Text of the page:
I don’t know if I’ve been feeling particularly inspired lately, but I’ve definitely been feeling productive. Today I submitted my entry for Tunestorm02, a music challenge that called for creating a track entirely from samples of household items. Last Tunestorm I whipped up something really rough and ready at the last minute, but this time I put the effort in and came up with a proper track that I’m actually pretty happy with.
With that done, that’s four tracks I’ve finished in the last two months. Sure, one was a cover, and one was a bit of cheap ambient art-wank, but that’s still more than I managed last year, and we’re only a few months in. I think it’s just the result of practice more than anything — I’m definitely getting quicker, not just with the tools, but with the writing and arranging as well. Working with some new tools, like Seq24, has helped as well I think.
I don’t have any particular ideas right now, but I’m sure I’ll jump on my PC over the weekend and start playing around with something!
Ubuntu 10.04, aka Lucid Lynx, is just a couple of days away, so I’ve been testing it on my laptop to see just how it’s coming along. I rely too much on both my laptop and my desktop to mess with new OSs before they’ve been released (or even just after they’ve been released), but I do keep a little 4GB partition spare on my laptop, so that I can install and test new releases without messing up my primary install.
So far, it’s looking really good. The new visual theme is great to look at, and while it still insists on moving the close/minimise/maximise widgets in window title bars, it at least puts the close button in most accessible place, in the far left. It also has “teh snappy” — Firefox 3.6 on 10.04 snaps tabs around just as quickly as Chrome did on 9.10. I’m not sure what’s going on here, but I suspect it’s an Intel video driver update at play.
In terms of music-making, 10.04 gets two big improvements: JACK is now in the “main” repository, which means that a bunch of apps that didn’t ship with JACK support in earlier versions now can (and do), and LV2 support is much more widespread, with major apps like Ardour supporting LV2 out-of-the-box, and more LV2 plug-ins (such as the Invada pack) available as standard packages. The JACK package now automatically sets itself up to get realtime priority access, removing a manual configuration step that’s often a stumbling block for users new to Linux audio.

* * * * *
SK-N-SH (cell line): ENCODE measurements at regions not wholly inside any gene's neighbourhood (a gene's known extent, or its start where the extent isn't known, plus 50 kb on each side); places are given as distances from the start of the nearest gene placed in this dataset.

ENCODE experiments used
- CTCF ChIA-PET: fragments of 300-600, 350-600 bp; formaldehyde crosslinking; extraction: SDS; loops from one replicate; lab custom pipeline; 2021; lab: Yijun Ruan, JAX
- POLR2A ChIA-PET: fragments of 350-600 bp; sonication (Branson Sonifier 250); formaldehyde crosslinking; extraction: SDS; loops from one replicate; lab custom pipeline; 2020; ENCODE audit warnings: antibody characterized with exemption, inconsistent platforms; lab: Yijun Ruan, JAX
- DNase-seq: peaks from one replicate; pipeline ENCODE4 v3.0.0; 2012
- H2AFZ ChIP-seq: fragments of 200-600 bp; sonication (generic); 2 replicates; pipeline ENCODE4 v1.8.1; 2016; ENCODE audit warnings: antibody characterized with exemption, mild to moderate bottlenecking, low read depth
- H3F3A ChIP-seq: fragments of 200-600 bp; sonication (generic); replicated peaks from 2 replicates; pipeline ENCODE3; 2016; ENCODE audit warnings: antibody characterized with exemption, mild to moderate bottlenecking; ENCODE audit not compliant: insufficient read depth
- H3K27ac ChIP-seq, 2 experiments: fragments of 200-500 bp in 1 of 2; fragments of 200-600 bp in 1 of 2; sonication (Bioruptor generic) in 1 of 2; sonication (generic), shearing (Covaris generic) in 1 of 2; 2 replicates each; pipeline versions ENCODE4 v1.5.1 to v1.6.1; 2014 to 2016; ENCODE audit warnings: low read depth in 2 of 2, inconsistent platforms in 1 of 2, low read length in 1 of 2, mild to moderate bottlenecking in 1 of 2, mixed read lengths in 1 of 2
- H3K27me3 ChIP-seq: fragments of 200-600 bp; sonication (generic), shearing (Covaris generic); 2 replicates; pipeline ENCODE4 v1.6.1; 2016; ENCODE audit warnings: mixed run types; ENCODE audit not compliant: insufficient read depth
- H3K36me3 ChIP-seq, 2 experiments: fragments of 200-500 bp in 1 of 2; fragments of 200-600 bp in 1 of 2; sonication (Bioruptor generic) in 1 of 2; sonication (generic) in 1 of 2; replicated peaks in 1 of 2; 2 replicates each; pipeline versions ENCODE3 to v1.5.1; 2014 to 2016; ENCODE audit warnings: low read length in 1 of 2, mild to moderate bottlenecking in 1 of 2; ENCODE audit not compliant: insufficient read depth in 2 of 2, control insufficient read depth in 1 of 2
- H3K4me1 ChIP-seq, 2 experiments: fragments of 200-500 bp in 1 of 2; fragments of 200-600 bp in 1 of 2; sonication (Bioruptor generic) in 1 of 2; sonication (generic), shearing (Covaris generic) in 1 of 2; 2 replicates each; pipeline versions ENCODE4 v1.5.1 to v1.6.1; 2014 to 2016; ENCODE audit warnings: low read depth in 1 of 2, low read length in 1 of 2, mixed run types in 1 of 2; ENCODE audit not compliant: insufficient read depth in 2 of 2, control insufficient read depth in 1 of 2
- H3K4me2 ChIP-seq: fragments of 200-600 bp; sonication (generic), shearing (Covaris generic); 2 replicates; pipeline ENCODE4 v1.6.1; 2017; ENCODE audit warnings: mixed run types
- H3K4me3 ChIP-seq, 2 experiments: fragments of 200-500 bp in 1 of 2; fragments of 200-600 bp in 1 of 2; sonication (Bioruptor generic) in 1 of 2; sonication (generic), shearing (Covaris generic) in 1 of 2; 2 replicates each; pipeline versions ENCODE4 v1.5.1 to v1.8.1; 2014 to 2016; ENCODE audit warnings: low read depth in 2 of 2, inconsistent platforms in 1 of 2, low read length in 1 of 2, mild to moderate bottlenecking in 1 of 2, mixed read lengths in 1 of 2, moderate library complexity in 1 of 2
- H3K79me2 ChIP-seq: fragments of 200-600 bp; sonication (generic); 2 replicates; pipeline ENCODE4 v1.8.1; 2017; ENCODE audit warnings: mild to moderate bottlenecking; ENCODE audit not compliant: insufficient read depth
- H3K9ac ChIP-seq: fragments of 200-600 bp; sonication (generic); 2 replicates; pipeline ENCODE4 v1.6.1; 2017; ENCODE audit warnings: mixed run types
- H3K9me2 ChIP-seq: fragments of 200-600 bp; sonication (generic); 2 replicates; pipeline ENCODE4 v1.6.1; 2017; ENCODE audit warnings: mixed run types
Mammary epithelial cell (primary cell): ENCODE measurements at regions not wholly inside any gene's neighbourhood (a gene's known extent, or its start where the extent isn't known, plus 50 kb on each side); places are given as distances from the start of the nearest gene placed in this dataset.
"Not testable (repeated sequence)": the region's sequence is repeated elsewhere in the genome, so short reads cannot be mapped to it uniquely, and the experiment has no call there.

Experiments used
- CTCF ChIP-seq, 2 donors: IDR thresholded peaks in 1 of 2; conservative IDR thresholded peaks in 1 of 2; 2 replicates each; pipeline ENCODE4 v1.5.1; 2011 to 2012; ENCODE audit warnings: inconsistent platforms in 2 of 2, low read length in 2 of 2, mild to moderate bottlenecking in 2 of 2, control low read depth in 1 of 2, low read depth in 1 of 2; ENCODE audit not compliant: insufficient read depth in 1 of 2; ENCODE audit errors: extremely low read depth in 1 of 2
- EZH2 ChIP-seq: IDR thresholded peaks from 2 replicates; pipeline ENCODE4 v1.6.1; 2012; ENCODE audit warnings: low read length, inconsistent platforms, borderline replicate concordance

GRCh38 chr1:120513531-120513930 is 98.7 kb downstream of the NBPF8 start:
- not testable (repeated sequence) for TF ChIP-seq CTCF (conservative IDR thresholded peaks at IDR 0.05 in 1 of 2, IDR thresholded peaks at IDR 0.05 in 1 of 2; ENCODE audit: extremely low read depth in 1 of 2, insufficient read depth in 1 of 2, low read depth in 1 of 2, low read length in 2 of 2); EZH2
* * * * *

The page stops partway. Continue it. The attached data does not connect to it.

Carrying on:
Two tracks in as many months? Madness! This is another ambient track, but without the drone — it has more of an early Aphex Twin vibe, but with some glitchy drums. I sequenced this in seq24, a pattern-based sequencer designed for live use, and in fact this was originally a “live” take, which I’ve edited and added to. Apart from that, it’s the usual suspects — Blofeld on the synth sounds and some drums, Hydrogen on the rest of the drums, recorded/mixed in Ardour.
: 4 minutes 26 seconds
Episode 6 of the Partners in Lag podcast is now up over at the Partners in Lag website. Click through for discussion on the techniques that publishers and developers are using to dissuade us from buying used games, along with the usual news discussion about the Nintendo 3DS, the iPad, iPhone OS 4, PB Winterbottom, and more!
Here’s one for the Depeche Mode fans — a cover of Enjoy the Silence, which is fairly faithful to the original. Since buying my fancy-pants mic last year I hadn’t actually sung anything (even though I have done a crapload of podcast recording), so this is me correcting that, and also having some fun with synths and sequencing. I did a lot of this on the laptop, so there are more Linux soft synths in there, but I still pulled out the Blofeld for the bass and the “beeeeow” sound in the chorus. Let me know what you think of the results!
mp3 | vorbis | 4:10